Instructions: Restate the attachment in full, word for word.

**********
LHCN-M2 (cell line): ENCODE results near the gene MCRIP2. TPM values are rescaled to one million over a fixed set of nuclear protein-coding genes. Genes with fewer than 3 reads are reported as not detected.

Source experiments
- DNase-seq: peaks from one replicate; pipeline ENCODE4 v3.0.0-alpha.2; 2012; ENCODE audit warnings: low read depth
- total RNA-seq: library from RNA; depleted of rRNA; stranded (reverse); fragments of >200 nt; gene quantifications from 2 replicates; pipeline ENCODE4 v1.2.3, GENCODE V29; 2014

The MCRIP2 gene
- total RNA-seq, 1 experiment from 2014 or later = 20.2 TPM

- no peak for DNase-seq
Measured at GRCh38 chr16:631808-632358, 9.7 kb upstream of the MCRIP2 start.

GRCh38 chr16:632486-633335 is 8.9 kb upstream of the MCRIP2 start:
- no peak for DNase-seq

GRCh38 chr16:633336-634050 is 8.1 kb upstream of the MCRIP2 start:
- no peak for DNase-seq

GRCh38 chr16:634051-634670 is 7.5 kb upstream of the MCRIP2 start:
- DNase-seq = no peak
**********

LHCN-M2 (cell line): ENCODE results near the gene MCRIP2. TPM values are rescaled to one million over a fixed set of nuclear protein-coding genes. Genes with fewer than 3 reads are reported as not detected.

Source experiments
- DNase-seq: peaks from one replicate; pipeline ENCODE4 v3.0.0-alpha.2; 2012; ENCODE audit warnings: low read depth
- total RNA-seq: library from RNA; depleted of rRNA; stranded (reverse); fragments of >200 nt; gene quantifications from 2 replicates; pipeline ENCODE4 v1.2.3, GENCODE V29; 2014

The MCRIP2 gene
- total RNA-seq, 1 experiment from 2014 or later = 20.2 TPM

- no peak for DNase-seq
Measured at GRCh38 chr16:631808-632358, 9.7 kb upstream of the MCRIP2 start.

GRCh38 chr16:632486-633335 is 8.9 kb upstream of the MCRIP2 start:
- no peak for DNase-seq

GRCh38 chr16:633336-634050 is 8.1 kb upstream of the MCRIP2 start:
- no peak for DNase-seq

GRCh38 chr16:634051-634670 is 7.5 kb upstream of the MCRIP2 start:
- DNase-seq = no peak